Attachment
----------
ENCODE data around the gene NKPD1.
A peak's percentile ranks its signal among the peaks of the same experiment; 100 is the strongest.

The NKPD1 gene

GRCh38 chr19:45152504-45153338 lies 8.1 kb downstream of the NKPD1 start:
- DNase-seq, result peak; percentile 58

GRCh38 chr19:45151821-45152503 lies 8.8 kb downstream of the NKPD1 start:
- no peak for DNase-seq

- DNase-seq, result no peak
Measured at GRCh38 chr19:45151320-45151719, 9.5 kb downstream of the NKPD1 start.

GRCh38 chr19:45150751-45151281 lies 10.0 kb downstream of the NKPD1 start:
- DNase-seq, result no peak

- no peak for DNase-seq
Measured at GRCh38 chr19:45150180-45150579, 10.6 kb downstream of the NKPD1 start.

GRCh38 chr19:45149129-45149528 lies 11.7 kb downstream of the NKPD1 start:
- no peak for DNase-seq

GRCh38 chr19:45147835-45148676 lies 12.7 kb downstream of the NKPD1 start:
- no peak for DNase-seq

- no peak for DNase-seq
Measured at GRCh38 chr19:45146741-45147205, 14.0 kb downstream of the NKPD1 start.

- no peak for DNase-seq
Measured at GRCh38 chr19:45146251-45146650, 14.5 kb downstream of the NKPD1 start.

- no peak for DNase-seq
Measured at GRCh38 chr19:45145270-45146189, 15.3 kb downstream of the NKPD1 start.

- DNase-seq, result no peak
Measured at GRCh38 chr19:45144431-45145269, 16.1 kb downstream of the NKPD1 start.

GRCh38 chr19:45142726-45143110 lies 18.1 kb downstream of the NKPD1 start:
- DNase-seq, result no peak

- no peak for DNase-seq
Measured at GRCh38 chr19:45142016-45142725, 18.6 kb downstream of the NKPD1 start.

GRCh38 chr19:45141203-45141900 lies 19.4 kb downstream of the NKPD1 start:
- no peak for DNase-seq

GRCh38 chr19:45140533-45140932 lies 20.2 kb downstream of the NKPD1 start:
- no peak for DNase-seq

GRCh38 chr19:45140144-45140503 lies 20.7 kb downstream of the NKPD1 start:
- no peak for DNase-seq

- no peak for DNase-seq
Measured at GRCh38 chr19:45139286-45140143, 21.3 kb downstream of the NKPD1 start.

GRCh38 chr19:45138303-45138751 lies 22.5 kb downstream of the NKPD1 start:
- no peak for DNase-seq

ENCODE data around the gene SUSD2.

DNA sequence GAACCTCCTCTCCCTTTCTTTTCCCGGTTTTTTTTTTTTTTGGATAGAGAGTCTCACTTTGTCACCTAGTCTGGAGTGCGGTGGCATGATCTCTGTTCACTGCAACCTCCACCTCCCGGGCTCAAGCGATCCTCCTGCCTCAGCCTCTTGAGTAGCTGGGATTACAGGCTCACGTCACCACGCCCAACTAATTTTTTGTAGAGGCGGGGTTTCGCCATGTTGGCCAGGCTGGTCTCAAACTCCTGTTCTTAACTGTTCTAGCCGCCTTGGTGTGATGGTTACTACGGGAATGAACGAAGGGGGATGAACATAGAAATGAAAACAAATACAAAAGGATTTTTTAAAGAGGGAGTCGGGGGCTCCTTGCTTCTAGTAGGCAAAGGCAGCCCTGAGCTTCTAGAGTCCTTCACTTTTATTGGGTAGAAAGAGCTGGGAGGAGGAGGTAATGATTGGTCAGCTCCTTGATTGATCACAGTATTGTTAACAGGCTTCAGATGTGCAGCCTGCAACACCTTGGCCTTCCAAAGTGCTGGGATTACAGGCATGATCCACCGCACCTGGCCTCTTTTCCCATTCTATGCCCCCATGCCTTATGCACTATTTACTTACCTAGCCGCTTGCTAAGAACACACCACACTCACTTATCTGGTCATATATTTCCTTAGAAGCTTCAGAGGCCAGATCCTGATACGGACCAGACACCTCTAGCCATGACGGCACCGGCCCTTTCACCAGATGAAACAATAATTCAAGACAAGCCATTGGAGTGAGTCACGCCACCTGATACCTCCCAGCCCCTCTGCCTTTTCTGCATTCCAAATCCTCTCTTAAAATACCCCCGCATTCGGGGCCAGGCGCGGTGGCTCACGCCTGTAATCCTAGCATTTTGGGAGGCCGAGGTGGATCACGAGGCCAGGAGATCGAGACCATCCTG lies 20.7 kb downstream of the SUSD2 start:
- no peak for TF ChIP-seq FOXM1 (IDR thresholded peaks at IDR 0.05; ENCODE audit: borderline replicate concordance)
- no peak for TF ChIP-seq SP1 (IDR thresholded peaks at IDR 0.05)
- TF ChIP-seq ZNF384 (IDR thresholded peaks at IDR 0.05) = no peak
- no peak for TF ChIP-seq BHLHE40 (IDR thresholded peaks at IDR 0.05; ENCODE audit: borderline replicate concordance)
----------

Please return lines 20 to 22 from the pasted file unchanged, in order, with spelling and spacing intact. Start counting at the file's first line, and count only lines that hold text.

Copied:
- no peak for DNase-seq
Measured at GRCh38 chr19:45146251-45146650, 14.5 kb downstream of the NKPD1 start.

- no peak for DNase-seq